Matt Miller: I just lost interest in that crossover series.
Rob Lee: Yeah. All right, let me hit you with the next one. Let me do the next one. Is there I'm always interested in food, so I'll just have that context there. But, you know, is there a particular ritual or sort of a favorite snack that is definitely a part of the creative process? For me, it's cashews. Whenever I'm recording is either I have coffee with me or like a handful of cashews. It just makes the situation run better. I know it's a lot of fat and cashews as brain energy and the caffeine, obviously. is caffeine. So what are parts of that process that are maybe rituals or maybe like food related that really you see showing up within your creative process?
Matt Miller: I would say I don't have any food actually ever involved in my creative processes. My accessory, I guess, would be I listen to scores of movies. And so whatever vibe I'm going for in the chapter I'm writing, I'll set the tone with like the score from Edward Scissorhands or Mr. Magorium's Wonder Emporium or whatever to feel that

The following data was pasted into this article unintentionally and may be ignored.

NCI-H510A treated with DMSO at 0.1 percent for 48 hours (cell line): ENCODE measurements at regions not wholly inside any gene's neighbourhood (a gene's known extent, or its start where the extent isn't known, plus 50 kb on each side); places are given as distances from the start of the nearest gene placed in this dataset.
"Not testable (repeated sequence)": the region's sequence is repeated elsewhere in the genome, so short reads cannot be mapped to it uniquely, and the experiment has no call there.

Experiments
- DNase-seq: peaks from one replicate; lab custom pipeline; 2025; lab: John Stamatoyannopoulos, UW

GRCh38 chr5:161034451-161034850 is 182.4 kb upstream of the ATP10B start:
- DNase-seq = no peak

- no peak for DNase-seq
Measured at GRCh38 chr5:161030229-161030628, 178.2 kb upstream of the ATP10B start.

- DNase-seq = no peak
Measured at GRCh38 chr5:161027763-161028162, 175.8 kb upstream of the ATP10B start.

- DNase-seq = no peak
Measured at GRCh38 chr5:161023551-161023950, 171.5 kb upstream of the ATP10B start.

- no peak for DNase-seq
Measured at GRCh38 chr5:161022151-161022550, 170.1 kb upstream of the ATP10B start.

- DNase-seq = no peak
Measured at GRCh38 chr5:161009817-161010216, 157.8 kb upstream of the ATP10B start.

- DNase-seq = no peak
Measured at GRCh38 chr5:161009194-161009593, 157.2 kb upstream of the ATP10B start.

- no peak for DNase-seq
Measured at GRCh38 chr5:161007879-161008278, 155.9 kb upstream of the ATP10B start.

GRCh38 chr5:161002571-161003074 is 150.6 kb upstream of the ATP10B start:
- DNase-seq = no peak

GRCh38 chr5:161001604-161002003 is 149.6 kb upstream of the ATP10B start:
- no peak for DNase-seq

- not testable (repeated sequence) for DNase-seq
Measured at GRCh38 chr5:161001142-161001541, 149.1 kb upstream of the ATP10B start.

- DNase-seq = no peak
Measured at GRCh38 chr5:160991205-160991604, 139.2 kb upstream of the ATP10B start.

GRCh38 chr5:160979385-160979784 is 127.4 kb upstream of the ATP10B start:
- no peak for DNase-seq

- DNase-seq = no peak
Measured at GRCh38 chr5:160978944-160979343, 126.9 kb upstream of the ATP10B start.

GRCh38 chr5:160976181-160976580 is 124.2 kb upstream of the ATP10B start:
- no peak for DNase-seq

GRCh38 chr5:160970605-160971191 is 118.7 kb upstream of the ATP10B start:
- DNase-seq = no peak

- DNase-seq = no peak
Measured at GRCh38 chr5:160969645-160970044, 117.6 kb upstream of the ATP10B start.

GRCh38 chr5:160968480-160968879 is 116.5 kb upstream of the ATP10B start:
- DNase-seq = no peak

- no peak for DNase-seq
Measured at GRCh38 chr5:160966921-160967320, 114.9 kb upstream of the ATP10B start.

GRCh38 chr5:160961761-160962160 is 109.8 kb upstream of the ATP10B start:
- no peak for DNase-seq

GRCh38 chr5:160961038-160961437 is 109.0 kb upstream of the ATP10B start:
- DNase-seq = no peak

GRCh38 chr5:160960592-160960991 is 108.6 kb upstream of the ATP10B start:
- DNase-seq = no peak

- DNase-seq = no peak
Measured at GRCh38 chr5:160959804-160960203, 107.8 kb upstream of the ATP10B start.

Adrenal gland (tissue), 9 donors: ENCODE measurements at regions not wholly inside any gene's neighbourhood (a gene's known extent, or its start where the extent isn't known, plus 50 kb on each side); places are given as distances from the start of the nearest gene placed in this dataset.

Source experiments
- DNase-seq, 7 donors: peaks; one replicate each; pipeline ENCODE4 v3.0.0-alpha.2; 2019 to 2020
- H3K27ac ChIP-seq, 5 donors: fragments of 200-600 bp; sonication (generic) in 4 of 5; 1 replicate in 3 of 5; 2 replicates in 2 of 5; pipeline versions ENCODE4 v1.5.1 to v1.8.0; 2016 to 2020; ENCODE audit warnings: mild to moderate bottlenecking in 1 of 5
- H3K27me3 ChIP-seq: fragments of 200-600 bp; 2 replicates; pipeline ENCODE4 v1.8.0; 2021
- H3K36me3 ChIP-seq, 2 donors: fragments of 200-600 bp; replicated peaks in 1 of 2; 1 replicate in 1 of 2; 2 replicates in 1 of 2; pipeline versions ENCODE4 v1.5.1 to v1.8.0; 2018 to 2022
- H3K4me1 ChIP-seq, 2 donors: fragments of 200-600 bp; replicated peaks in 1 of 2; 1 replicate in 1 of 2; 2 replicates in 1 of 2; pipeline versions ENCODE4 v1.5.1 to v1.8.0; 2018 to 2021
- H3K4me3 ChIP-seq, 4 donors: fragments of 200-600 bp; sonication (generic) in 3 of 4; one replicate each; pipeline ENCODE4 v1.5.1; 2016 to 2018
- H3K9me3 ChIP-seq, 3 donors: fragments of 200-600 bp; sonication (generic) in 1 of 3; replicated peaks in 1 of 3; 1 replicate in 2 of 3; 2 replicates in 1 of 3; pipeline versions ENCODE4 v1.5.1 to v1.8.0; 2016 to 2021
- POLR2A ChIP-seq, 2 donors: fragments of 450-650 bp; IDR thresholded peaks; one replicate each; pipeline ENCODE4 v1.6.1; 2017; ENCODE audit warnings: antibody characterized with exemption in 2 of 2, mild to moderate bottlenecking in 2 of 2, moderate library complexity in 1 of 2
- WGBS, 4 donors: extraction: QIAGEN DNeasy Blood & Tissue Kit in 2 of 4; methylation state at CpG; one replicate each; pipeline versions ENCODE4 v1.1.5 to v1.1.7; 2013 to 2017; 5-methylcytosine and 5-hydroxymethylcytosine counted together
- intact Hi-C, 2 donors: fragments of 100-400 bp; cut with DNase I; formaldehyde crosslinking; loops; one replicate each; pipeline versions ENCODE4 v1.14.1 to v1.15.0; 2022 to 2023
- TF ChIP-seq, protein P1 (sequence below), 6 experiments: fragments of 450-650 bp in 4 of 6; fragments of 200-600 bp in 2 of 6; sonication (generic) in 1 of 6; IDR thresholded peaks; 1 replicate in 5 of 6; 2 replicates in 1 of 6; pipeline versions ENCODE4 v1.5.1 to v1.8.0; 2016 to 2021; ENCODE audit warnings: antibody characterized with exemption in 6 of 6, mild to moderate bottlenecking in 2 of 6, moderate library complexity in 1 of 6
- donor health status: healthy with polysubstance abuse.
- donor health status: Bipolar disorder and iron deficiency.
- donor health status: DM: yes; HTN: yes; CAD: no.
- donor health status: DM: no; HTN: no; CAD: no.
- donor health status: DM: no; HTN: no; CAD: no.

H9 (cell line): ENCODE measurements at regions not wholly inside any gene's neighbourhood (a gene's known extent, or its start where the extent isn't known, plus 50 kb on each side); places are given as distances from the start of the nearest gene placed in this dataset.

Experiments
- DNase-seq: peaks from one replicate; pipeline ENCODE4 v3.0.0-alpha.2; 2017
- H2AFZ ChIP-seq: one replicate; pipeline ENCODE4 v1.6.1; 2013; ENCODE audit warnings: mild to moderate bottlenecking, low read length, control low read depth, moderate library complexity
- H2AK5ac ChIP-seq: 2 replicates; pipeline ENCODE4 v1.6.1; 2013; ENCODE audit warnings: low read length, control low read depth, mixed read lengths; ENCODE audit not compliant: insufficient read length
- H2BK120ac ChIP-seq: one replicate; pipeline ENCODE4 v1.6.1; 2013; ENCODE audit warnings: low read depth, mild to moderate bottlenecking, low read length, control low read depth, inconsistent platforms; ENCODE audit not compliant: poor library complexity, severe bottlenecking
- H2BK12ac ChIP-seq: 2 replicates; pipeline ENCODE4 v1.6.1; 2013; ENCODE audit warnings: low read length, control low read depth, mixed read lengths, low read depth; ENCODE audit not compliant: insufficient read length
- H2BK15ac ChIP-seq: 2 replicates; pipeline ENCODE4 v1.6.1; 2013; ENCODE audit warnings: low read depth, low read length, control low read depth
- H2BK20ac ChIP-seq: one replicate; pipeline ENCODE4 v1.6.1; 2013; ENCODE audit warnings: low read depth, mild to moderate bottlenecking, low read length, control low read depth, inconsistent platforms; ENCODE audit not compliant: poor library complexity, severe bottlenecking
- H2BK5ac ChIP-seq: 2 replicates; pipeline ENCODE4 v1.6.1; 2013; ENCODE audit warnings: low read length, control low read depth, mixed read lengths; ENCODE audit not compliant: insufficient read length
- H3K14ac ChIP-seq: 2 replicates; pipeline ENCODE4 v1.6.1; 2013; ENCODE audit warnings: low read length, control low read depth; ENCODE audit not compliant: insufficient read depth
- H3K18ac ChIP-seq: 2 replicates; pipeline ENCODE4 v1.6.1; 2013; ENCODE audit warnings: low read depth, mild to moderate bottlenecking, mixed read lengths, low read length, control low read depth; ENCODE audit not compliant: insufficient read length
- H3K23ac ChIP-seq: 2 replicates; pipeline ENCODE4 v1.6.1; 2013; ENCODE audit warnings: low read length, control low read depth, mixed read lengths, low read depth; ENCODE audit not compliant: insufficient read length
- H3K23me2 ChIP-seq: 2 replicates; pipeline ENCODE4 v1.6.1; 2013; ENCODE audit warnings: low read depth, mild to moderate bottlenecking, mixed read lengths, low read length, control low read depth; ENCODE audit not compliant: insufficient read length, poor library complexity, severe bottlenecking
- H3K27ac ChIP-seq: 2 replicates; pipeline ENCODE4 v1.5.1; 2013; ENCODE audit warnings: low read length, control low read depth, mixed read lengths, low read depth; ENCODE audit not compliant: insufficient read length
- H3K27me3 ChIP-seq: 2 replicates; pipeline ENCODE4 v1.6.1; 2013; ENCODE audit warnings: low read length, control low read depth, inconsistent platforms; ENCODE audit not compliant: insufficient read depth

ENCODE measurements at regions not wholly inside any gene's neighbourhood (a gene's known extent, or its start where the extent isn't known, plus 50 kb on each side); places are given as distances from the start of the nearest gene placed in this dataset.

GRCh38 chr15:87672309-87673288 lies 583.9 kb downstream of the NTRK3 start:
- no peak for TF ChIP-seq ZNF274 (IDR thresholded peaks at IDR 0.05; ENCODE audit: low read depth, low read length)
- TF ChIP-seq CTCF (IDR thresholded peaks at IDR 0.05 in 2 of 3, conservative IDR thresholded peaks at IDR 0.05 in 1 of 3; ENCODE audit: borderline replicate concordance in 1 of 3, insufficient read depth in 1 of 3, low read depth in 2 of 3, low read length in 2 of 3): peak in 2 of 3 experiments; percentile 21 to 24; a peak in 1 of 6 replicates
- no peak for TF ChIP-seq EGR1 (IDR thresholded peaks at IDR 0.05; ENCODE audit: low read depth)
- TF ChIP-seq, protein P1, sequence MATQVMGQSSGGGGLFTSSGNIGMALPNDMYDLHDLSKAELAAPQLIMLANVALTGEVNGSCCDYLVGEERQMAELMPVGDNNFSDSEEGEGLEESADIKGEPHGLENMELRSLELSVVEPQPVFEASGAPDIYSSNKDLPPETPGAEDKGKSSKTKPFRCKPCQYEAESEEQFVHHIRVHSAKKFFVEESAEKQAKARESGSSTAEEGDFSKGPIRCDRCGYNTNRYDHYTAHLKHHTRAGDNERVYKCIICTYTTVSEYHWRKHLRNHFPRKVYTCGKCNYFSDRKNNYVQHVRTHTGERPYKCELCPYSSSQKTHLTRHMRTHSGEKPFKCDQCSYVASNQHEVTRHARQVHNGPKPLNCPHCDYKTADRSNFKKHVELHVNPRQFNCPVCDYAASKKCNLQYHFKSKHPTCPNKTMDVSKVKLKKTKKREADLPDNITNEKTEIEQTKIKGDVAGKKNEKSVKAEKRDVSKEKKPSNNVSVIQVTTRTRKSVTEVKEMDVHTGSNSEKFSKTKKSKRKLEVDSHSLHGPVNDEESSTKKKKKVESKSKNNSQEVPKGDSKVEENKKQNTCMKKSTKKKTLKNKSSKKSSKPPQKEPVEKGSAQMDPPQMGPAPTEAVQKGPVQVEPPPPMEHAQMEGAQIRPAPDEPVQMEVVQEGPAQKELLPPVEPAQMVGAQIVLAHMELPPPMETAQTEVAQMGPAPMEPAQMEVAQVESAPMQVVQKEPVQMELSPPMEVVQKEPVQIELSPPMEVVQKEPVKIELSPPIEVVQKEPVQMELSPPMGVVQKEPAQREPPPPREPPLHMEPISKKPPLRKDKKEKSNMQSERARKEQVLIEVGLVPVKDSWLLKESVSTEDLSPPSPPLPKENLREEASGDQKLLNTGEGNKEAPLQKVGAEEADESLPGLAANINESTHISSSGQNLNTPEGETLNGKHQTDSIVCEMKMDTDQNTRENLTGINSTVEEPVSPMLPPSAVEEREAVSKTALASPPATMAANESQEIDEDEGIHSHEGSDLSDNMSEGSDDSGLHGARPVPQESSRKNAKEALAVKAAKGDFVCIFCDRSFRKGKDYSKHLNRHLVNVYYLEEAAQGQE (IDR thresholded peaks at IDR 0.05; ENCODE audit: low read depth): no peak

Brandt Ricca: vibe with the writing. I'm the same way. I mean, I always have coffee. I literally have my iced coffee almost gone. It's probably like my fourth cup today. But and also not so much movie scores, but I like Max Richter and Nicholas Bertel, like the succession theme songs and those kind of things. The music that goes along with like TV series or movies.
Matt Miller: I always listen to, like, with the Halloween book or the Christmas book, I was listening to Ella Fitzgerald's Christmas album while writing it because it takes place in the 50s. And I was trying to get into that mindset.
Brandt Ricca: I can't do words in songs. It's got to be, it's got to be like instrumental. You know, I don't know why I think the words distract me.
Matt Miller: I don't know what to ask her, ladies and gentlemen.
Rob Lee: I've heard that. I've heard that. Um, I, uh, I recently did this, um, I do movie reviews outside of this podcast and, uh, I got on this arc where I was revisiting, um, like RoboCop from, you know, 87 and I'm just playing the theme on loop and I'm like, this is becoming a problem. I need to like really get this ear where I'm out of there. Like, I just thinking I'm here to serve and protect old Detroit and I'm in Baltimore. So that's just not going to work. Uh, so.
Brandt Ricca: I think about the Spotify, you know, at the end of the year when they do the Spotify, they tell you your top artists. I think mine last year was like Max Richter or like a composer. And like your top song was some random song that it's like, I'm not going to share this because no one's going to know what the hell this is. But they listen to it a lot.